Around half of carers in England have health problems brought on by their caring role, show figures released by the NHS Information Centre.
The survey, which issued limited provisional results in June this year, involved interviews with more than 2400 carers in England between May 2009 and April 2010.
The survey findings indicate that 12% of people over the age of 16 were looking after/giving specialist help to a sick, disabled or elderly person in 2009/10, equivalent to 5 million people.
Some 6% of adults in England are caring for someone who lived with them and a further 6% are caring for someone who lived elsewhere. In all, 15% of households in England contain a carer.
Six out of ten carers are women, and while most are likely to be middle aged, one in four are over the age of 65. Three in five anticipate the amount of time they spend caring will increase over the next five years.
Just over half of those surveyed say that their caring role had affected their health.
One in three carers say that their caring role tires them out and just over one in five say their duties make them short-tempered or irritable. One in four sleep badly, and 29% feel stressed.
New findings show that although four fifths of carers say their quality of life is good, this is less common among those providing more than 20 hours of support per week, of whom just over seven out of ten say this.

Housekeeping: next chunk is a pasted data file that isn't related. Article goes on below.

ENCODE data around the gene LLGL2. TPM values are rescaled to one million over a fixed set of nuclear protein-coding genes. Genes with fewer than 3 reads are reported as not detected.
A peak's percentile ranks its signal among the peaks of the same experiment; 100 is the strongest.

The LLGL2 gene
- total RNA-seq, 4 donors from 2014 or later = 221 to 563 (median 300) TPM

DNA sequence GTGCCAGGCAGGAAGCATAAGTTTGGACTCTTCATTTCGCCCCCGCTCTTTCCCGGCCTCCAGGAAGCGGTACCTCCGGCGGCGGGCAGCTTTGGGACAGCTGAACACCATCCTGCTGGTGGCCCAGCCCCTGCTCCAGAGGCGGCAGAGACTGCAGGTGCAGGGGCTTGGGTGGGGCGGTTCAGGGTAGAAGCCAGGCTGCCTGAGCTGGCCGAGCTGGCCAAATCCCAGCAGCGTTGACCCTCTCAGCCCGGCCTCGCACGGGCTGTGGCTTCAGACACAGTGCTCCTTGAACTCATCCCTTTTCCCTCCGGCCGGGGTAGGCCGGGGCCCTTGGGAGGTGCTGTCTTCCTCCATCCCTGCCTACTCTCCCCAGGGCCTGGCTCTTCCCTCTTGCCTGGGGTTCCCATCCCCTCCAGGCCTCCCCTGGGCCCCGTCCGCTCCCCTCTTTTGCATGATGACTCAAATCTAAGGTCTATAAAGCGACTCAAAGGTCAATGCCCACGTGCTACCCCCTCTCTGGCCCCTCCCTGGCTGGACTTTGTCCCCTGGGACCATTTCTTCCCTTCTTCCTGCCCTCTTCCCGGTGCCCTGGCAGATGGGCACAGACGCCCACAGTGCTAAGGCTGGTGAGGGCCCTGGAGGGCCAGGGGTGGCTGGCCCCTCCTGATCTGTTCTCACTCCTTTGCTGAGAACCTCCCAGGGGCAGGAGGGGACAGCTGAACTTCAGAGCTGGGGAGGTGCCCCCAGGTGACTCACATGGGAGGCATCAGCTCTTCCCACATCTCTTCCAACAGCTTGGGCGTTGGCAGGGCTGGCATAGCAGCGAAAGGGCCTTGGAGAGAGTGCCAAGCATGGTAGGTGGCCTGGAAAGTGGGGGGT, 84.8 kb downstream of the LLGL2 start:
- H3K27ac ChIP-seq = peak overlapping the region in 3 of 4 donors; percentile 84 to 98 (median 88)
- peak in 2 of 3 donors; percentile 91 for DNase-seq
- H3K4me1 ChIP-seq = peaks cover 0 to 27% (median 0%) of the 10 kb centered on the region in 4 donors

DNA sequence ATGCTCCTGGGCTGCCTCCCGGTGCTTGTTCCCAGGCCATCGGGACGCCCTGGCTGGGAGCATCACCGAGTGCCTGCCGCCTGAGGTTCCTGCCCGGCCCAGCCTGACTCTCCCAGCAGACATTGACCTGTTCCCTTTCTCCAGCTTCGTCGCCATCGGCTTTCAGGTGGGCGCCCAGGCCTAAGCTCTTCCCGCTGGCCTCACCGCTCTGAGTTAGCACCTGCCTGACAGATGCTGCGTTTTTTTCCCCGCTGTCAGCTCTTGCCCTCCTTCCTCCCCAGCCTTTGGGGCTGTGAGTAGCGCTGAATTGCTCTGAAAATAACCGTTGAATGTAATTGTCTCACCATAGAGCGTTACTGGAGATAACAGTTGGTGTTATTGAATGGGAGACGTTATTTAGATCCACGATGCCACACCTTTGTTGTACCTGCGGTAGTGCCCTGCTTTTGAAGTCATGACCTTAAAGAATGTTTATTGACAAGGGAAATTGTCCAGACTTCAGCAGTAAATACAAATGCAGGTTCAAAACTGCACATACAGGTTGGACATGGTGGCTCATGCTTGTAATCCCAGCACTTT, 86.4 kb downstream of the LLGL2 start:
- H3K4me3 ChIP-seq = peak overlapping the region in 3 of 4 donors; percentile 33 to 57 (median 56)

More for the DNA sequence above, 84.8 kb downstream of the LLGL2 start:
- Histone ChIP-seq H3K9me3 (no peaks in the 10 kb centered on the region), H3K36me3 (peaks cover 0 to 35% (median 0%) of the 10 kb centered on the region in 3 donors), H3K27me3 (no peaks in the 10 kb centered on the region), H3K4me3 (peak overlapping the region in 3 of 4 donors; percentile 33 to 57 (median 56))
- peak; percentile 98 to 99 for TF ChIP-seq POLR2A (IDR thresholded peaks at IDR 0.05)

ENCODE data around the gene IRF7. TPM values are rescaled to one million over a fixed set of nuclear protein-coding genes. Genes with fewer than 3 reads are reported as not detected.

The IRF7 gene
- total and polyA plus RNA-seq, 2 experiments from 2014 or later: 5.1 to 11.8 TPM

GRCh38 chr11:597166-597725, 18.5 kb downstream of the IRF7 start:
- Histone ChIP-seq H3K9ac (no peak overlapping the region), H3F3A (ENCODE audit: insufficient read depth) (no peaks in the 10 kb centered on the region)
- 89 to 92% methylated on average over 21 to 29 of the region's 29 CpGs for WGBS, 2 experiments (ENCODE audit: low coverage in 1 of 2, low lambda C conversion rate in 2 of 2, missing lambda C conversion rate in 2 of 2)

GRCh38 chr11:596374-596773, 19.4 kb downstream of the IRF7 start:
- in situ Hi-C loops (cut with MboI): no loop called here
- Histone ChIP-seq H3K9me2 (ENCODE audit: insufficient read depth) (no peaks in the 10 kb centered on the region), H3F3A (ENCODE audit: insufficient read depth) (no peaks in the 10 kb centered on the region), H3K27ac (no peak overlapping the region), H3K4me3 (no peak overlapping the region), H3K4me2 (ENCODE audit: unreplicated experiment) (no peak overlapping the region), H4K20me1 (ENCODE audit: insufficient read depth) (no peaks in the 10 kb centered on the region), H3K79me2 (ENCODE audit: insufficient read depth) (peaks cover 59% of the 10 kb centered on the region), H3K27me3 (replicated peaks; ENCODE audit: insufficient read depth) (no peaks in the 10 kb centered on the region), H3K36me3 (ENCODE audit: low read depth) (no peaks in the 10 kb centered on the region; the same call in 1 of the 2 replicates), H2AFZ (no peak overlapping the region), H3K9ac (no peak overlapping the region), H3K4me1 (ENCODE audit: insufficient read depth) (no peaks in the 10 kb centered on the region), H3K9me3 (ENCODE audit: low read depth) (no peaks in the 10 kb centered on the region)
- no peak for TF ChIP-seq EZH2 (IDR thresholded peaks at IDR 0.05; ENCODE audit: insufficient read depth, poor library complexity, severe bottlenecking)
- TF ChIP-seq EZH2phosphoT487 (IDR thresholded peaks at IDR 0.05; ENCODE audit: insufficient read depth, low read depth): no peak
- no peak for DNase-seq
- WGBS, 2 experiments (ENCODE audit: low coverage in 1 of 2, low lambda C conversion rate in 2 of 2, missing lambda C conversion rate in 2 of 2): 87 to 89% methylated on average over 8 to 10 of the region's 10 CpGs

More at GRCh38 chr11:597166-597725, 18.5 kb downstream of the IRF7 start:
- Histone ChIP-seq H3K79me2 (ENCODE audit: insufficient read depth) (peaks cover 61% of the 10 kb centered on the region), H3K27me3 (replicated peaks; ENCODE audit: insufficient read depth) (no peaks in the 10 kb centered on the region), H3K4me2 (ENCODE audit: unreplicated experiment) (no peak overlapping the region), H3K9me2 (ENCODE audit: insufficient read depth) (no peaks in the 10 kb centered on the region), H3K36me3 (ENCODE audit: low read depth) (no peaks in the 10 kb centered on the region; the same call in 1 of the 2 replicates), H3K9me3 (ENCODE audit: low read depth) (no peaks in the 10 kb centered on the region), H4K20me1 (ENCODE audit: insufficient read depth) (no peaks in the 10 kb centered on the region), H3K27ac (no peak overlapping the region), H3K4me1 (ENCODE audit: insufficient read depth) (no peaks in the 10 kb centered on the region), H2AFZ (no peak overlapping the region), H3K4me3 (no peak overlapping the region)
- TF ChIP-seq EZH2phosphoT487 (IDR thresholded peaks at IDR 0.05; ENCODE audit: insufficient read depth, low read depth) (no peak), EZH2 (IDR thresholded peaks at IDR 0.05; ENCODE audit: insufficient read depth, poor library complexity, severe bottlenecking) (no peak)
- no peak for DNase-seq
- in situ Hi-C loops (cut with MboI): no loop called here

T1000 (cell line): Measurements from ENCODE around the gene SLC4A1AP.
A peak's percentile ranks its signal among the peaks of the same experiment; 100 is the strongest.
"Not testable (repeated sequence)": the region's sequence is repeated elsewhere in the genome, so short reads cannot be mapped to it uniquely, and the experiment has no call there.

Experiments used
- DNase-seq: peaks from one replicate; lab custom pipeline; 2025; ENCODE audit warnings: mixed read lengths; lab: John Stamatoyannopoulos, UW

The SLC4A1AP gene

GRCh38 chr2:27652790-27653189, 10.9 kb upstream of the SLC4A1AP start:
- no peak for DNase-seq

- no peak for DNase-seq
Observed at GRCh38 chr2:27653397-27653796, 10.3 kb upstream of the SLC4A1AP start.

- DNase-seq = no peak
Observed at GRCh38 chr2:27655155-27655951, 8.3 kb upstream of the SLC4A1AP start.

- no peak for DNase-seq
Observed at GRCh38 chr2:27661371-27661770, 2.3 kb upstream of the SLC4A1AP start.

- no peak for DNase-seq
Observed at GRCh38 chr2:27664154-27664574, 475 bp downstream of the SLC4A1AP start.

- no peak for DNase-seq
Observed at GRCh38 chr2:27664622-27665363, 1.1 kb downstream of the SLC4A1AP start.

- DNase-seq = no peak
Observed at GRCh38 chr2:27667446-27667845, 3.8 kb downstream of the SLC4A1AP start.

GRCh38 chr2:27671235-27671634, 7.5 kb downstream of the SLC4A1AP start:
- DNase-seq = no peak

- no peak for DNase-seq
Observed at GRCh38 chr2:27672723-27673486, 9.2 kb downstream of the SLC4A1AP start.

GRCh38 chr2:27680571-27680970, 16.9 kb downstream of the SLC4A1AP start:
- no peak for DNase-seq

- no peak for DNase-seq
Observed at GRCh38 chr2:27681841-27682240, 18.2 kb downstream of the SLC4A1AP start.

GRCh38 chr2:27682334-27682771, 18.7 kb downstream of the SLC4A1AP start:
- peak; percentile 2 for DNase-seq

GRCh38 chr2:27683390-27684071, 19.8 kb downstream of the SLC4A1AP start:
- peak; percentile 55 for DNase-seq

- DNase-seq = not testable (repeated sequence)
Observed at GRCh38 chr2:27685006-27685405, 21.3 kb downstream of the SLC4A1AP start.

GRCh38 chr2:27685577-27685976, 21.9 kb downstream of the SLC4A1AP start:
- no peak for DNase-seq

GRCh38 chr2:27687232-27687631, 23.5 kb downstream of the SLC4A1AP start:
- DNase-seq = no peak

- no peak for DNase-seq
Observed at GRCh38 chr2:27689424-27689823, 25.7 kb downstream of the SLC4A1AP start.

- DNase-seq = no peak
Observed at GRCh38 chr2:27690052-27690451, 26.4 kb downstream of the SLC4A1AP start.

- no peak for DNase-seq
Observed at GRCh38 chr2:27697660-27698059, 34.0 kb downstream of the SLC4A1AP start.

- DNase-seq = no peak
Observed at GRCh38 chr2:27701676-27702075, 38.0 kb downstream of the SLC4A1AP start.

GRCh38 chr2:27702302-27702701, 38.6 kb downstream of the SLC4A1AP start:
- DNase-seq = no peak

Two in five carers say caring responsibilities affect their personal relationships, social life or leisure time. Of those affected, nearly seven in ten say they had less time for leisure activities, and nearly a third say they are too tired to go out. Just under one in four are unable to go on holiday.
Just over 25% of carers of working age say caring affects their ability to take up or stay in employment. Less than one in five of all carers were aware of the right to request flexible working hours.
Just over a quarter have been caring for the same person for at least 10 years and just under one in ten have been caring for more than 20 years.
The survey also shows that around one in ten (11%) carers receive Carer’s Allowance, with the figure rising to just under a quarter for those in a caring role for more than 35 hours a week.
But earlier this month the charity Carers UK reported that an estimated 300,000 carers were missing out on a total of £840 million worth of Carer’s Allowance each year.
Imelda Redmond, CBE, Chief Executive of Carers UK, said: “Around 2.3 million people become carers every year, and we hear from families who are simply not told about the support that is there for them.”
She added: “Many also don’t see themselves as carers, but as mothers, sons, partners and friends looking after ill or disabled loved ones. As a result, they miss out on support and end up caring round the clock without a break, and struggling to pay even basic food and heating bills.”